Monday, September 05, 2011

table manners for feminists


i am in favor of enhancing common social interactions with an air of graciousness so when i went to a dinner party recently, i brought a pink box of goodies from a bakery in my neighborhood as a show of appreciation for the invitation. our elegant hostess embodied a certain aloha spirit i found very endearing right away. her home was welcoming, and the food was abundant and delicious. a few nights after the dinner party, i sent a card expressing my sincere gratitude for being included in what was basically a lovely time.

but the pink box and the timely thank you card do not negate the fact that i went to her house for a dinner party and i called her husband a pig at their dinner table.

early on in the evening, as we sipped margaritas and snacked on artisanal marin county cheeses, our host was called upon by his wife to change the diaper of their precious little baby girl. when his wife was safely out of ear shot, my host smiled amiably and declared that he did not mind changing diapers because then he knew that at least one pussy in the house was clean.*

this amiable diaper-changer is a successful real estate type person in northern california who makes l.e.e.d. certified buildings, and has done extensive volunteer work with sustainable housing issues in third world countries. but just because he is an environmentalist and fair housing advocate does not inherently make him a feminist—and this was truly an illuminating moment of understanding for me. unfortunately, as the thought occurred in my brain, it also concurrently came rolling out of my big intoxicated mouth.  

i did not call him a pig in response to the clean pussy comment. i called my host a pig sometime later at dinner when he authoritatively and drunkenly slammed his fist on the table and declared that his wife would not have a natural delivery for the birth of their second child, which was her preference, but a scheduled c-section.  he found the labor and delivery process of their first baby terrifying; his wife suffered a brief period of paralysis in one leg after the baby was born. even if she is his wife, it is her body.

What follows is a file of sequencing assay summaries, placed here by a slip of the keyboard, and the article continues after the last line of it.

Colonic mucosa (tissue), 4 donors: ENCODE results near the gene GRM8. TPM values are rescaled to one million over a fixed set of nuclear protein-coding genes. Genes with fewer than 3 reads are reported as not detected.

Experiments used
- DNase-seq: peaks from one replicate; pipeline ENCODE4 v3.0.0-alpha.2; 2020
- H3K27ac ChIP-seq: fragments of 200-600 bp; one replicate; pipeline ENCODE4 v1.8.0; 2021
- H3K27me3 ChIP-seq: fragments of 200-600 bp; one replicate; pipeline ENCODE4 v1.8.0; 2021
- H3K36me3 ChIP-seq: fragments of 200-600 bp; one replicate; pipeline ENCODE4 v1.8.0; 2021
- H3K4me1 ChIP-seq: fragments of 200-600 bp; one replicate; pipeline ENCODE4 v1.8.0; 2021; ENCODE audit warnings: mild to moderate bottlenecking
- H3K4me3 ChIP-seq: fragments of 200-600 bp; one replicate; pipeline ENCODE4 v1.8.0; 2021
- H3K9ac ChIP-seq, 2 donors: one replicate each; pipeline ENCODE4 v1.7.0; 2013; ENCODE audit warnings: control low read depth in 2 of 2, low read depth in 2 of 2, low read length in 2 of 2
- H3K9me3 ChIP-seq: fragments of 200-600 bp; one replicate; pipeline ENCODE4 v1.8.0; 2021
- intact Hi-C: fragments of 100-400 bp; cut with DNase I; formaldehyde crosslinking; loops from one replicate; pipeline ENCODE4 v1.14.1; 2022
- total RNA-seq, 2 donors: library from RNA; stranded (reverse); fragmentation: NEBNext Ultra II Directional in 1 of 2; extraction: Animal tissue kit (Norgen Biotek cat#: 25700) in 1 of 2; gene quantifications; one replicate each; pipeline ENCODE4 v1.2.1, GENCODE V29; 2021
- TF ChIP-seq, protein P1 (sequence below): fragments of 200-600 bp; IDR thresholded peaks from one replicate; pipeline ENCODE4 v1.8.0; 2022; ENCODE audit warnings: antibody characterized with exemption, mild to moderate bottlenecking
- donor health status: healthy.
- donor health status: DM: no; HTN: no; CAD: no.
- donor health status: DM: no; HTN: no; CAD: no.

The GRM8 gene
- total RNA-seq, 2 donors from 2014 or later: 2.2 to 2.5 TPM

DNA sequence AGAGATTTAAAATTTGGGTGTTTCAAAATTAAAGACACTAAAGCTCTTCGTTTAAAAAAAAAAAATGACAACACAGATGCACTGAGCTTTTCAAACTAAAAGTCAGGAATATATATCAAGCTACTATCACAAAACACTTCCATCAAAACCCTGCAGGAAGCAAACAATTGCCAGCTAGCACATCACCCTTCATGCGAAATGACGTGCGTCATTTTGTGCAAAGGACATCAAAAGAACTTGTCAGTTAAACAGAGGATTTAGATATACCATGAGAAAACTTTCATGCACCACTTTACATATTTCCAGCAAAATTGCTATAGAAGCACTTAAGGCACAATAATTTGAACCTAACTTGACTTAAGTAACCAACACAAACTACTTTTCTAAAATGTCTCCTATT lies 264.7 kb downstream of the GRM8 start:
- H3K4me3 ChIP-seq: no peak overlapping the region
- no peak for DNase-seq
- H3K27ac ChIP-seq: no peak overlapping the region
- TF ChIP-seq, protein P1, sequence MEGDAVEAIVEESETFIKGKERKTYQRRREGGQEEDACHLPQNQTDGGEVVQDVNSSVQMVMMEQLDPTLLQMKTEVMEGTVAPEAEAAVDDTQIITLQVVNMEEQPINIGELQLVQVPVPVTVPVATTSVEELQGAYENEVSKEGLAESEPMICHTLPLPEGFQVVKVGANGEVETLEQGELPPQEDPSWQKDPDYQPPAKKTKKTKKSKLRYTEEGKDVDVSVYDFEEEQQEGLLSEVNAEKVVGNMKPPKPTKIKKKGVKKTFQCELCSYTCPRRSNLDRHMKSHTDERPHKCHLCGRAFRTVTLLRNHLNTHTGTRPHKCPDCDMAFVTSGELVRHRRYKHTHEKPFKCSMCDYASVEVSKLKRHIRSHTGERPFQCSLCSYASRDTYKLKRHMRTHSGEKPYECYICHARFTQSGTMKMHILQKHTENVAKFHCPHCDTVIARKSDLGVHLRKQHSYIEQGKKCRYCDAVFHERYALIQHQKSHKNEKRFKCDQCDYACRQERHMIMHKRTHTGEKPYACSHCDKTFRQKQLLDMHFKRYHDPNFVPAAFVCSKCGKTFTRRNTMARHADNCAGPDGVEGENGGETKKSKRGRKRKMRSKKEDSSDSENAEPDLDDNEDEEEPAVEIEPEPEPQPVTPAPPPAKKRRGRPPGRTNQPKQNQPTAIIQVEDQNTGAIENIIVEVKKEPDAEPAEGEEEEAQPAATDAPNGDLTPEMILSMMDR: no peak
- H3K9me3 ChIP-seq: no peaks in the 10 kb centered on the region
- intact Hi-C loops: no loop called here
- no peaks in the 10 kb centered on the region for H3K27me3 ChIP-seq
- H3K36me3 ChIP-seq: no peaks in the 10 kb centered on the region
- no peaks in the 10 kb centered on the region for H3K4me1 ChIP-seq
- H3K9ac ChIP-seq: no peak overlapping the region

it is never advisable to name call, but copious amounts of tequila were involved at this point, so whatever filters i might have under normal circumstances were quite diminished. and to be clear reader, i wasn’t calling him a name so much as verbalizing a realization. please note that when i called my host a pig at his dinner table, it was not in an accusatory or unpleasant tone.  the delivery of the statement was at once revelatory and celebratory. it was an authentic light-bulb-moment and an amused declaration.  in fact, i am not really quite sure what to call someone who makes intimations about the cleanliness of his wife’s vagina in mixed company, and am willing to admit that pig may have in fact been the wrong characterization altogether.

regardless of the tequila and my tone, the comment was very rude. i would like to apologize to my host for calling him a pig at his dinner table. i can see how my behavior might reinforce notions some folks might have about feminists as humorless party poopers.** i would also like to apologize to my sisters in the struggle as well for making a bad showing, as it were, and assure you all that i will reconsider my relationship with tequila in mixed company.

it does seem fitting that we had carnitas.


  
 *reader, that is a direct quote....
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** i thought the glory hole joke he made during dessert was actually really funny.

3 comments:

  1. this gets funnier and more insightful every time i read it

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  2. mz. pamela, you are too kind ;) talk about random, eh?

    ReplyDelete